Improved business efficiencies can help rein in health costs

By James Jonely

Can you believe the extent of the effort that went into finding the politically correct route to creating a more effective U.S. health care system?  Still we are uncertain about whether coverage will become more affordable. It depends on how well the new law — and market factors — prompt reductions in the costs of administering and delivering care.

Such decreases will occur only if everyday business practices improve, however. Medical providers have recognized this. They have previously adjusted their routine operations to achieve substantial cost savings.

Typically, hospitals reduce their costs by contracting with specialists for support services like laundry, housekeeping, cafeteria management, clinical equipment maintenance, foreign-language training and call centers. Such “outsourcing” has long enabled budget-crunched hospitals to operate with less revenue.

Other businesses in the health care supply chain, including insurers and manufacturers, should take note. To continue to prosper, these organizations will need to run smarter and leaner, too.

Federal legislators know this. To control the cost of running Medicare, they have called for more competitive bidding. This process of ensuring cost-effective purchases probably can be deployed more often in most industries. So any public or private entity that collects consumers’ health care dollars is likely to be pressed to increase its use of competitive bidding to cut costs.

Because costs must be significantly reduced, innovation in everyday business practices needs to increase exponentially. Having managed a company that delivers savings to medical providers, I have seen them create less expensive approaches to routine operations.

To control the cost of care now and forever, such improvement must be continuous. Congress isn’t likely to ever stop talking about health care — so this should be part of their deliberation.

While there is no easy answer, a simple business principle can be followed: Leave no stone unturned. Every opportunity to control expenses while maintaining quality care needs to be pursued. For example, Comerica Bank recently unveiled electronic payment processing capabilities for health care providers. The bank estimates that nearly one third of every health care dollar is spent on paperwork and other labor-intensive administrative costs.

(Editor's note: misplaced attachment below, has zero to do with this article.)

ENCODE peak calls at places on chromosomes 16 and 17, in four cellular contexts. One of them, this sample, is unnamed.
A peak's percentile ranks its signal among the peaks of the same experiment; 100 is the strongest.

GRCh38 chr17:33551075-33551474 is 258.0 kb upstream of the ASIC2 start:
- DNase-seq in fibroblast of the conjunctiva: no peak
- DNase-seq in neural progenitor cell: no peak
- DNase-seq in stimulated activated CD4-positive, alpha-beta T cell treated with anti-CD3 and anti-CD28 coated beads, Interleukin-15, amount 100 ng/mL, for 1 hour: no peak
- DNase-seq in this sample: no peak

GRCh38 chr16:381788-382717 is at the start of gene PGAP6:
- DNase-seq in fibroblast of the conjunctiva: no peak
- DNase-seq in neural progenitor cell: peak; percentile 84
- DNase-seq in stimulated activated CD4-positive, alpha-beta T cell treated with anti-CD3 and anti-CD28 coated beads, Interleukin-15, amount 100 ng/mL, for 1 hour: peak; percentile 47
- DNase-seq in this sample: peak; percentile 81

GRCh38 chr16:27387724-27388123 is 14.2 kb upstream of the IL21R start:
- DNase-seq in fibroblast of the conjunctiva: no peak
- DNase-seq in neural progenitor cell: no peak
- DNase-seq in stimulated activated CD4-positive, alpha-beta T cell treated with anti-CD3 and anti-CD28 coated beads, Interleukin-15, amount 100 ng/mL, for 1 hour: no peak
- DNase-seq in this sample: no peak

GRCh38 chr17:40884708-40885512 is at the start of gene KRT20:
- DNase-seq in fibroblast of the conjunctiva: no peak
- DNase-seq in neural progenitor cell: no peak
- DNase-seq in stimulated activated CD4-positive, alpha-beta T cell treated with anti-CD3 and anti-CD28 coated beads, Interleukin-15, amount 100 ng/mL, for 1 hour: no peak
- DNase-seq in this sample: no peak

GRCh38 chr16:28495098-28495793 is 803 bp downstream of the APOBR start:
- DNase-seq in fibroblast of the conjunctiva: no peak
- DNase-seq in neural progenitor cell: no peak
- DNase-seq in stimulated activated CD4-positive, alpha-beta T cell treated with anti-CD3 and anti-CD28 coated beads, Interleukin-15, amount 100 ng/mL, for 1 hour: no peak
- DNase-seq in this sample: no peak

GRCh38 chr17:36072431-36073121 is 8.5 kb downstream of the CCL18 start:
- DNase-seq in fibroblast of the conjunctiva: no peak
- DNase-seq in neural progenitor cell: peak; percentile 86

Waste reduction represents another frontier for everyday savings. Hospitals’ use of cloth garments, sheets and towels — as opposed to their paper equivalents — saves about $1,000 per hospital bed each year, according to the University of Minnesota. Disposable foam mattresses can be almost entirely replaced with permanent waterproof mattresses. At Legacy Good Samaritan Hospital in Portland, Ore., the latter decision paid for itself in just one year with about $81,000 in savings. Also, for its surgical procedures, this hospital now uses cloth textile products instead of paper. That saves an average of about $100,000 a year, including the additional cost of laundering the textiles.

More medical practices as well as hospitals are recognizing such benefits. Noticeable savings result from the substitution of cloth gowns for their paper disposable equivalents. A presentation at the University of California-Davis reported that cloth saves more than 50 percent compared with paper on a per-use basis. Why? A cloth gown is reused 50 times, worn once a week for a year before recycling or disposal.

Consequently, waste disposal costs are reduced, and when a health care laundry service processes textile products, its sanitizing capabilities add a level of contamination control. Alternatively, a medical practice, clinic or lab could do its own laundry. .

Reprocessing medical devices is another waste-reduction frontier. Scalpels, knives, blades, hooks, probes, catheters and more — including some labeled by manufacturers for single use — can last longer. Hospitals can enliven devices in-house or outsource this work. On average, this saves 50 percent compared with purchasing a new item, the Association of Medical Device Reprocessors says.

Relatively speaking, waste reduction and outsourcing are small steps. Whatever happens with the big-picture issues in health care reform, more attention should be paid to such little things.

As a taxpayer, I just wish our representatives and senators had made better use of their discussions by devoting as much time to looking for ways to save as to how to spend.

James Jonely is general manager, Alsco Inc., Grand Junction.


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